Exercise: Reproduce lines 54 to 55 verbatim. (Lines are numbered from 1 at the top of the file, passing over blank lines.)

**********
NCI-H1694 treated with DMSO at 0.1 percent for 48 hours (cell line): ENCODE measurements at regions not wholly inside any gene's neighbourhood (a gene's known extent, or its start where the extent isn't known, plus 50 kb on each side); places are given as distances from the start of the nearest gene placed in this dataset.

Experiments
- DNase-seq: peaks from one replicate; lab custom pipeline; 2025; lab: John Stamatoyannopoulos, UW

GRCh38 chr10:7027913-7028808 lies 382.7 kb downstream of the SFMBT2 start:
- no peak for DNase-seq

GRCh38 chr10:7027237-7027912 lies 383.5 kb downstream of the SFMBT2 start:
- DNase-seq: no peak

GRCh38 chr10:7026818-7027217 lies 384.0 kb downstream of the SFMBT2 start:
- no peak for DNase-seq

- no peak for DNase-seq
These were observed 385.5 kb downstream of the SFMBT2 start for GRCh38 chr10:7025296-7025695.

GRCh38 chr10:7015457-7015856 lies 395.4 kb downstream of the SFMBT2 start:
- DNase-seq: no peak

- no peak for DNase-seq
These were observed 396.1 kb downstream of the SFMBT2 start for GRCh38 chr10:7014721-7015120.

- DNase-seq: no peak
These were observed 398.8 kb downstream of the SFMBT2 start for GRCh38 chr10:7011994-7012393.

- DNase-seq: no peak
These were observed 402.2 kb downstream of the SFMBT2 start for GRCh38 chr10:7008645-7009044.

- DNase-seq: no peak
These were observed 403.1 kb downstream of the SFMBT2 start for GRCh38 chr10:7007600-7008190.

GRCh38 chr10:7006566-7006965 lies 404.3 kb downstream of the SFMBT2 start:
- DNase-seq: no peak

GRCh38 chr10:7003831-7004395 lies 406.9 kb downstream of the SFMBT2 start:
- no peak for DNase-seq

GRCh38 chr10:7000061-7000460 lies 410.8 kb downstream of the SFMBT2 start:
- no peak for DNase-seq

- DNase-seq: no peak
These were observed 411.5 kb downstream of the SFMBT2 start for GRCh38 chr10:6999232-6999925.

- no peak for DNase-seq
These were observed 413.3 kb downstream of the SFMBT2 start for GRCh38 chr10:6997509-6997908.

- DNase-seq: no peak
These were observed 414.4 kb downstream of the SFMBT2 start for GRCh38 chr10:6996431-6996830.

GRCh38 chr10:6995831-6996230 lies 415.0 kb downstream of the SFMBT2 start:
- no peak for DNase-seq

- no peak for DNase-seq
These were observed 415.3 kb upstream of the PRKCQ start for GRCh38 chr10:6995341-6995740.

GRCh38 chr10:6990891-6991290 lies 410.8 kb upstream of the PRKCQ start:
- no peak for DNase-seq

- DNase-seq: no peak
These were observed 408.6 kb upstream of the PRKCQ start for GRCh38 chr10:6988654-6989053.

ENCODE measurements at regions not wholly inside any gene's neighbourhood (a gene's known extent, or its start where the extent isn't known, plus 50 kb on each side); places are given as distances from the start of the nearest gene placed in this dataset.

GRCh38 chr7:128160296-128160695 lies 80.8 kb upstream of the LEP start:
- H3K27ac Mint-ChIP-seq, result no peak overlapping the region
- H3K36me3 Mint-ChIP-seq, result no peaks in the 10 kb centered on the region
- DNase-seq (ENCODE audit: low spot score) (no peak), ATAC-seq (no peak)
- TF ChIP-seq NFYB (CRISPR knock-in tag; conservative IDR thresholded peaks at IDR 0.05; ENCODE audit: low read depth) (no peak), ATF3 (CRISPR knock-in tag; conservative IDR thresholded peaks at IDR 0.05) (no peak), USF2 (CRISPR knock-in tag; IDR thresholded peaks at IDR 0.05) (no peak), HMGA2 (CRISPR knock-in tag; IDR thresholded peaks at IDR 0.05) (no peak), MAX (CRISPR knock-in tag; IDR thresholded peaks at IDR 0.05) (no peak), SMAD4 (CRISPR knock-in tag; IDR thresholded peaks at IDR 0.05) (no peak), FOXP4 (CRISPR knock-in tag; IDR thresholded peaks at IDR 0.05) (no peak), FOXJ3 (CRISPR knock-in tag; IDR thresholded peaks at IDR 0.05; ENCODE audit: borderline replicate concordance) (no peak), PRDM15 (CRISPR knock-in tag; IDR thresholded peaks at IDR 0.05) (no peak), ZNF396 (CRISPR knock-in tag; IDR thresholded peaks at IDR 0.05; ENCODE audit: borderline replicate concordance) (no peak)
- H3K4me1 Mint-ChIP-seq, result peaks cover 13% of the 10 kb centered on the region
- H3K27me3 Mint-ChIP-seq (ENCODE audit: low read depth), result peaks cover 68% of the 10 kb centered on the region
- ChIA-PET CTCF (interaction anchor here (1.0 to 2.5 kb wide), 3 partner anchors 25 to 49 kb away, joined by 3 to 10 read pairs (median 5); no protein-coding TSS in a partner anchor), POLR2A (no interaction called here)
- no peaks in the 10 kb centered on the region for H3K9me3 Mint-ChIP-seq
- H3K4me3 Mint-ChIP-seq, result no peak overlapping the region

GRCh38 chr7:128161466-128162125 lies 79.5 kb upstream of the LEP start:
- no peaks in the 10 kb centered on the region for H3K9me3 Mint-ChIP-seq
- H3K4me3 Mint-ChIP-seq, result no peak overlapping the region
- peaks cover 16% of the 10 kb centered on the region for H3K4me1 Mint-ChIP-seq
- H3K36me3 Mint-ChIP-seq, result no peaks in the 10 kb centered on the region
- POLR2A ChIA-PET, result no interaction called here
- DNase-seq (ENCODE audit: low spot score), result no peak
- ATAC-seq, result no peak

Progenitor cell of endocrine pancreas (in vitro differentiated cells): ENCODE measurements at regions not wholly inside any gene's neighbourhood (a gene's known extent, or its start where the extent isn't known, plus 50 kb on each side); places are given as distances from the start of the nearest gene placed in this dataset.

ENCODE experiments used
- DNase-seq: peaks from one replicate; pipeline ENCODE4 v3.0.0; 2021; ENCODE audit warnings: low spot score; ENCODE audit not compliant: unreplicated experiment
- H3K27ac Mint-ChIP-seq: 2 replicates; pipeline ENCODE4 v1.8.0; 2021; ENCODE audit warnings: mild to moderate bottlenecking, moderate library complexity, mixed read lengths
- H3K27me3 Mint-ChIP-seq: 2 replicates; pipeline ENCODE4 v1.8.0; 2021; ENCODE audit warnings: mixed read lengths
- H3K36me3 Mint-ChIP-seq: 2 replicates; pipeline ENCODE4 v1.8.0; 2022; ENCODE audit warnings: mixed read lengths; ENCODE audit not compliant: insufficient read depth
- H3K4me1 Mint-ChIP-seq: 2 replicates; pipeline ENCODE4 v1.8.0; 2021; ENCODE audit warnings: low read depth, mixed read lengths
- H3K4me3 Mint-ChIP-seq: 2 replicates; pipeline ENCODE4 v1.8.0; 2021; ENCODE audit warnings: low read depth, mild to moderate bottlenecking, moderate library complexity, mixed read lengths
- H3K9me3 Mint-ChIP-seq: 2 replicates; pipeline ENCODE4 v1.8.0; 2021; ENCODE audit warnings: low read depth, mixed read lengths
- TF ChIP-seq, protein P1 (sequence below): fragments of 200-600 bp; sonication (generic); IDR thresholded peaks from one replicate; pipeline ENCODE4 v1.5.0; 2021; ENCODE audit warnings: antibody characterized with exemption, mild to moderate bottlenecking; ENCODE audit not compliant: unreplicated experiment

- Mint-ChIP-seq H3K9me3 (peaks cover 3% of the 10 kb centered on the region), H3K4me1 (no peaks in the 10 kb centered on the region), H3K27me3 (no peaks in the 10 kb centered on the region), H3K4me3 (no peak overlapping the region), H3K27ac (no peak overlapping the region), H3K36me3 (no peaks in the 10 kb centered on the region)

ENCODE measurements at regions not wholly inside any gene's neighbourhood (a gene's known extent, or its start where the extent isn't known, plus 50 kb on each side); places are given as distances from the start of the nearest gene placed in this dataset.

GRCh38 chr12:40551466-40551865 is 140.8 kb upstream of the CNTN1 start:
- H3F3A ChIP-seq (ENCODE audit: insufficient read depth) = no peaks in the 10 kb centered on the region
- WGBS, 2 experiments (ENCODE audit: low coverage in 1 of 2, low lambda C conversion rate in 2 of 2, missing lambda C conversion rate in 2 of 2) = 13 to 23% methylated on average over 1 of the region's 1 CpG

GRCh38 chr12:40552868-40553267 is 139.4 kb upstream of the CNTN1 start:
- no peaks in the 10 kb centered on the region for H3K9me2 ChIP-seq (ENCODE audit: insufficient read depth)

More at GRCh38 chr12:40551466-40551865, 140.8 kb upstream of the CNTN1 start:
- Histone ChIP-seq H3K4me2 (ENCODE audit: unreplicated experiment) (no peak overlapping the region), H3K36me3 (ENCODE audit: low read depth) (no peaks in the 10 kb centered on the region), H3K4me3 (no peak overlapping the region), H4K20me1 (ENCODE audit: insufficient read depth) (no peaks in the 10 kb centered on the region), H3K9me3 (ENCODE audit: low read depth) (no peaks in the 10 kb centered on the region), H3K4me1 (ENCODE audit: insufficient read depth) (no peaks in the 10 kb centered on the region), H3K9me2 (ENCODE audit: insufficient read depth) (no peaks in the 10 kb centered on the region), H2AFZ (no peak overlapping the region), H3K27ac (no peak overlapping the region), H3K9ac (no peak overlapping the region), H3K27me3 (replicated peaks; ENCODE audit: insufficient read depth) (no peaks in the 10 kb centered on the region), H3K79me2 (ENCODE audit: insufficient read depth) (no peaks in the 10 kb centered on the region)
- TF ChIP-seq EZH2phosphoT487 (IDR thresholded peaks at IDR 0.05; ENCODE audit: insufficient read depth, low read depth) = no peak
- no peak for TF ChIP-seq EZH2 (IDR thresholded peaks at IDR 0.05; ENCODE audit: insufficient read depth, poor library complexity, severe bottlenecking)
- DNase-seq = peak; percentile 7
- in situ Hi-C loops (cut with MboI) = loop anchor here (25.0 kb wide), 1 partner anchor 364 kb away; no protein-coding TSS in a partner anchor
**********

- no peaks in the 10 kb centered on the region for H3K9me3 Mint-ChIP-seq
- H3K4me3 Mint-ChIP-seq, result no peak overlapping the region